$3 Bolt Causes $2.2 million in Damages to US Submarine

By ThinkReliability Staff

A $3 bolt was left in the main reduction gear of the USS Georgia after a routine inspection.  The extensive damage caused by the bolt resulted in 3 months in the shipyard for the submarine, causing it to miss deployment.  The propulsion shaft was left to operate for two days after sounds indicated that there was something wrong.  This may have increased the damage to the main reduction gear – damage which cost $2.2 million.

How did the bolt end up in the main reduction gear? Why was the propulsion shaft operated for 2 days after damage was suspected?

We can look at the causes that led to this incident in a Cause Map, a visual root cause analysis that clearly outlines cause-and-effect relationships that result in impacts to an organization’s goal.  The first step to building a Cause Map is to determine how the issue impacts the organization’s overall goals.  Here we can consider the US Navy as the organization.  The customer service goal (with the rest of the country as the “customers”) was impacted because the submarine was unavailable for deployment.  The production/schedule goal was impacted because the submarine was in the shipyard for  three months.  The damage to the main reduction gear is an impact to the property goal, and the repairs are an impact to the labor/time goal.  The total cost resulting from this issue was estimated to be $2.2 million.  Once the impacts to the goals have been determined, we can ask why questions to put together the cause-and-effect relationships that led to these impacts.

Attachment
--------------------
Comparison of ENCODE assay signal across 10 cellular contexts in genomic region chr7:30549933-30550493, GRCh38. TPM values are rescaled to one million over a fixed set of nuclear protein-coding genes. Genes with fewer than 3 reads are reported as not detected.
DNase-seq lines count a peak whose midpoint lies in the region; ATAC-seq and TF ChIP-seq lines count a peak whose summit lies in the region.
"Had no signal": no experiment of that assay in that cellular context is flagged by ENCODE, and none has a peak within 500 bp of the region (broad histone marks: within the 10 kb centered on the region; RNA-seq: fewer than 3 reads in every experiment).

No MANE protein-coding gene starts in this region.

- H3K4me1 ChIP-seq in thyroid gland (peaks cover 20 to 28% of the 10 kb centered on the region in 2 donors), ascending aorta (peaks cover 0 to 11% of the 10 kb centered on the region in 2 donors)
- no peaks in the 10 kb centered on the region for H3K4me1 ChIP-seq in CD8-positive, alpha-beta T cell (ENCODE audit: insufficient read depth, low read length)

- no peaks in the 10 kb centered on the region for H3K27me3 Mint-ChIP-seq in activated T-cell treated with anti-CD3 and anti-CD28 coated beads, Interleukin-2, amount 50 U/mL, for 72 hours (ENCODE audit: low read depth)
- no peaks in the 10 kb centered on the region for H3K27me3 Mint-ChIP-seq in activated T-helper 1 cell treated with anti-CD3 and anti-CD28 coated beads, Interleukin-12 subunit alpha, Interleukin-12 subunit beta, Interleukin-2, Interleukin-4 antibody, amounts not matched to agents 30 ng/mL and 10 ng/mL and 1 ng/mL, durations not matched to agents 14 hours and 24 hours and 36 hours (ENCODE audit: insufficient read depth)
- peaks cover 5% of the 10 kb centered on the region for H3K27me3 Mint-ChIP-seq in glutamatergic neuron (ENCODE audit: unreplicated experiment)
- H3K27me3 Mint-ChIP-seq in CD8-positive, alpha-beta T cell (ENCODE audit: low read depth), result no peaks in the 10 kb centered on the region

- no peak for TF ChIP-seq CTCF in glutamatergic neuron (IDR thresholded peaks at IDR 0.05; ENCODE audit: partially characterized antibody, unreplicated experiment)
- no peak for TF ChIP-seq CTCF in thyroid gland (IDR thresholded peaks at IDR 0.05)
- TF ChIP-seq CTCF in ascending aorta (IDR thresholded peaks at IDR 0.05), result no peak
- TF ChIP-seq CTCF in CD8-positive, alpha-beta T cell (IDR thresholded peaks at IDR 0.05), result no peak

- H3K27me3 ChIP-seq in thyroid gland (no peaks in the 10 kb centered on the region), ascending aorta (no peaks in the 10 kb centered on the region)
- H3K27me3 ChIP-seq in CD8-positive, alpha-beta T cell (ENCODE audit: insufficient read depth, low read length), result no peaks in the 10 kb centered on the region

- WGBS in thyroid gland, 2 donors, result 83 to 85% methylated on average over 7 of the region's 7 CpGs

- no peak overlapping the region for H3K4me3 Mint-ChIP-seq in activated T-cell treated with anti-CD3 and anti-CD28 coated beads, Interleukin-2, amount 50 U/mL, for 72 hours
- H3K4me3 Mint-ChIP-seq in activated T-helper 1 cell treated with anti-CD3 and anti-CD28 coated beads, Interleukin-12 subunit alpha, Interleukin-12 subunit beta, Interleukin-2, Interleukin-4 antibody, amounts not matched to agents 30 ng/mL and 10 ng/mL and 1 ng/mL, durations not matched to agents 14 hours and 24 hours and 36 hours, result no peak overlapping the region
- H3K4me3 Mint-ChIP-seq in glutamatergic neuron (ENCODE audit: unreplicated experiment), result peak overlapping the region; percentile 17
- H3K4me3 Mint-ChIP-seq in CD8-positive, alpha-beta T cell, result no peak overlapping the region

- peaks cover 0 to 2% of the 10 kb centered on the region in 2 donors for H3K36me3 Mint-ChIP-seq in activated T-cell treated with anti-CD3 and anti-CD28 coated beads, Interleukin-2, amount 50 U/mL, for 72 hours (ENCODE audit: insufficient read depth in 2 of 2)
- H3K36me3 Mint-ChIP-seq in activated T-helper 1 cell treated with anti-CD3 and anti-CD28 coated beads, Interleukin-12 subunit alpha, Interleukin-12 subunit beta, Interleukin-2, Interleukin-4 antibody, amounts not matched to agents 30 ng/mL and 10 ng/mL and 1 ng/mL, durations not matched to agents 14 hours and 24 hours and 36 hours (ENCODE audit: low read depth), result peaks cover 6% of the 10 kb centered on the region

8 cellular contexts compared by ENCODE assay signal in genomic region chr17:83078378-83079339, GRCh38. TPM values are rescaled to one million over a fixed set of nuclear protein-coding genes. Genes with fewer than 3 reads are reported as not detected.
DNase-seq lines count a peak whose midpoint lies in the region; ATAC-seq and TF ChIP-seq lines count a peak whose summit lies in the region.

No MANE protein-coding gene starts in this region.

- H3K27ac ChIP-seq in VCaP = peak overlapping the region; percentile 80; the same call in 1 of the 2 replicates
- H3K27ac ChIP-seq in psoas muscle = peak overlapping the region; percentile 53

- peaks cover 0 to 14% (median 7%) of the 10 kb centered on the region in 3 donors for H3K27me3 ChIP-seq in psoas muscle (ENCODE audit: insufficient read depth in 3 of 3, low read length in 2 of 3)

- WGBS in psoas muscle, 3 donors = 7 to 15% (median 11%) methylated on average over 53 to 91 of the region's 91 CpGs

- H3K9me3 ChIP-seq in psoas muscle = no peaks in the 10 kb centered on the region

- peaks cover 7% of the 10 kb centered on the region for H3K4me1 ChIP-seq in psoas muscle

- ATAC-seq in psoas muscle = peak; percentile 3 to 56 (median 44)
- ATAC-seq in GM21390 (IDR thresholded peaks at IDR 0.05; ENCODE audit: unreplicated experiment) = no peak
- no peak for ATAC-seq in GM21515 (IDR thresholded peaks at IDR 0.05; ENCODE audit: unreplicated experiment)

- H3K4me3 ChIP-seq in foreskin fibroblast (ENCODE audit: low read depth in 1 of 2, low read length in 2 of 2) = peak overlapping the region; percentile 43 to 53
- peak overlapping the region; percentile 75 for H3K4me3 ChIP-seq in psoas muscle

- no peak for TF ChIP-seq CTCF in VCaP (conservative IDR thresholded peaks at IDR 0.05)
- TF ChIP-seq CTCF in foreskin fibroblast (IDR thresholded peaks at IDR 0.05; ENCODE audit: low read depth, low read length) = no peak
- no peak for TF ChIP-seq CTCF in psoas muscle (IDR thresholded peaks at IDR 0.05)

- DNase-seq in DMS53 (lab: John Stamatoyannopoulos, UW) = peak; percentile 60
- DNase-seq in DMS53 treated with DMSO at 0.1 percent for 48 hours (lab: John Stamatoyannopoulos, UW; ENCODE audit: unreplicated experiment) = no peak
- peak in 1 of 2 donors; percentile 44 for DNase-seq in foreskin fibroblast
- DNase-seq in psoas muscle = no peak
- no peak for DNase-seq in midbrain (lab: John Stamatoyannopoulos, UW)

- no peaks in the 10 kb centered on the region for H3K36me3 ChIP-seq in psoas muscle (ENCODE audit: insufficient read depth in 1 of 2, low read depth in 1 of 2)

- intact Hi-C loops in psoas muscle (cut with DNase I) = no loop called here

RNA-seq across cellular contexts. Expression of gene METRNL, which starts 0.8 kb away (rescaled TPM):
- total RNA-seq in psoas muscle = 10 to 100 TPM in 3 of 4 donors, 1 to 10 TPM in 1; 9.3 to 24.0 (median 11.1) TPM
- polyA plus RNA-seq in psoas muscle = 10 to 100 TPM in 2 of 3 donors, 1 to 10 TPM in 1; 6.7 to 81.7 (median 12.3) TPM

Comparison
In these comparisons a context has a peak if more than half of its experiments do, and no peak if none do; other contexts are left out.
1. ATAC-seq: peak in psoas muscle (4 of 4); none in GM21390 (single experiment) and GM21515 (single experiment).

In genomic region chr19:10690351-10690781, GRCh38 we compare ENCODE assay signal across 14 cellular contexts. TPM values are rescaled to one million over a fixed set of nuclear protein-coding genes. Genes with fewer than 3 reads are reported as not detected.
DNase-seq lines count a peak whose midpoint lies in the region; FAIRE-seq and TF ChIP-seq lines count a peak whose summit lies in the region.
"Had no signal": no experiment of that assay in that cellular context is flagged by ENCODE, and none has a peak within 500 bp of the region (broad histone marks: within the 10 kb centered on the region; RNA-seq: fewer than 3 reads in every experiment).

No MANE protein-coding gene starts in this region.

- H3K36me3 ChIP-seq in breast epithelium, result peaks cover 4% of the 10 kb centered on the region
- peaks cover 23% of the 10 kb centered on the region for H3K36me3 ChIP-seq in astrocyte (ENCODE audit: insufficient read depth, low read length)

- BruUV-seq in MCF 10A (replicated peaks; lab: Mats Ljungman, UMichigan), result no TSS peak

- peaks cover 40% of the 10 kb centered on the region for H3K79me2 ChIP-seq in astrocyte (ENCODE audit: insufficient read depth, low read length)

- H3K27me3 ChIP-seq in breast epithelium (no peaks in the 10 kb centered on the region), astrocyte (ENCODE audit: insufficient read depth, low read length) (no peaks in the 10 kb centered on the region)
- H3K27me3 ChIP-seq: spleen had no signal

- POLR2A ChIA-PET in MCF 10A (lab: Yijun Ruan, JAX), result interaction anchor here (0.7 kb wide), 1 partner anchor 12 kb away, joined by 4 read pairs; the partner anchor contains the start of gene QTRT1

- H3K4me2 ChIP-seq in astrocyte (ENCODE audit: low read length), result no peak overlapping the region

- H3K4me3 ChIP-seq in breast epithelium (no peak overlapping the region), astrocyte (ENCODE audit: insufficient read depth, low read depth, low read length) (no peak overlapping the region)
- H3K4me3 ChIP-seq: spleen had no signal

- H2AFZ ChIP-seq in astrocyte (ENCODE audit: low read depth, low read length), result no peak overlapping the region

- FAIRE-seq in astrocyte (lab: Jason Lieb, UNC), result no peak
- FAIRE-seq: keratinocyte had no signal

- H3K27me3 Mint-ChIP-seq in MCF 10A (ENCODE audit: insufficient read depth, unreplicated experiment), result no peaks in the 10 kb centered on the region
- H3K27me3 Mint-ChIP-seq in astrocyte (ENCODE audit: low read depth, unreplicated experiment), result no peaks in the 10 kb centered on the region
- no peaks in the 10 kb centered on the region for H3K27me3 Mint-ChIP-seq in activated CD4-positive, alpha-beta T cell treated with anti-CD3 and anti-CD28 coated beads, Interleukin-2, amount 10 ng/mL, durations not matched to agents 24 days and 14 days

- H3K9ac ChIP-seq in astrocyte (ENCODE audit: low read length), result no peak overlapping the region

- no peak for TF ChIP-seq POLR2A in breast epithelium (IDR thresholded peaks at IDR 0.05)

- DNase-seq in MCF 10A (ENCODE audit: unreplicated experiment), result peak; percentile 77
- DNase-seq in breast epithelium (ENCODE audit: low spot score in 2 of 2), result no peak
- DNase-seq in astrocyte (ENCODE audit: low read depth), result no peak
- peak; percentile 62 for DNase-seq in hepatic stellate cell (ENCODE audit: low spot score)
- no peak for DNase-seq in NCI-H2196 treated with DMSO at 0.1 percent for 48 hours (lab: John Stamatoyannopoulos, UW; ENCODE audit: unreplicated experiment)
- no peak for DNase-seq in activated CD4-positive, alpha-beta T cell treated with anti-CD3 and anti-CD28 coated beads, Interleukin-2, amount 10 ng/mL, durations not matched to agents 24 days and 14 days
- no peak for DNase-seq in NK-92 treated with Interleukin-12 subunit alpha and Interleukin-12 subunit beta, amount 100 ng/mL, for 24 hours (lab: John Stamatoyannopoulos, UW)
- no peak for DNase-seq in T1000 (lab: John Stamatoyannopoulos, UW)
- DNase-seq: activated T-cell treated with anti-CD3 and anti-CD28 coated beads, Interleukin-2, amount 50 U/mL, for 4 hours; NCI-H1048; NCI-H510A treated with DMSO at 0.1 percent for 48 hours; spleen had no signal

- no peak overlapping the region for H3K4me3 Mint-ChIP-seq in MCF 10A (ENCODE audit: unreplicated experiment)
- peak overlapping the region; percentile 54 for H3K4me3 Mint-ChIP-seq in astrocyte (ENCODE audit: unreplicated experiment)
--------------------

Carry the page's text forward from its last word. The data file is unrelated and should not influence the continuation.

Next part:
The bolt was left behind after a routine, annual inspection.  Because of the great potential for damage when foreign objects remain within equipment, detailed procedures are used for these inspections and include a log of all equipment brought into the area and a protective tent to keep objects from falling in.  Details of what went wrong that resulted in the bolt falling into the main reduction gear were not released, but the inspection was reported to have “inadequate prep and oversight” which likely contributed to the issue.

After the propulsion shaft was turned back on, noise indicated that there was a problem.  However, the shaft was operated for two days in a failed attempt at troubleshooting.  It’s likely that this increased the damage to the main reduction gear.  It is unknown what procedures were – or should have been – in place for troubleshooting, but the actions taken as a result of this incident suggest that proper procedures were not followed once the damage was suspected.

In this case, members of the crew who were found to not have performed their job – possibly by not following proper procedure – were punished in varying ways.  It is likely that the investigation went into great detail about whether procedures were adequate, what steps were not followed, and why, and the results also used to improve procedures for the next inspection.

To view the Outline and Cause Map, please click “Download PDF” above.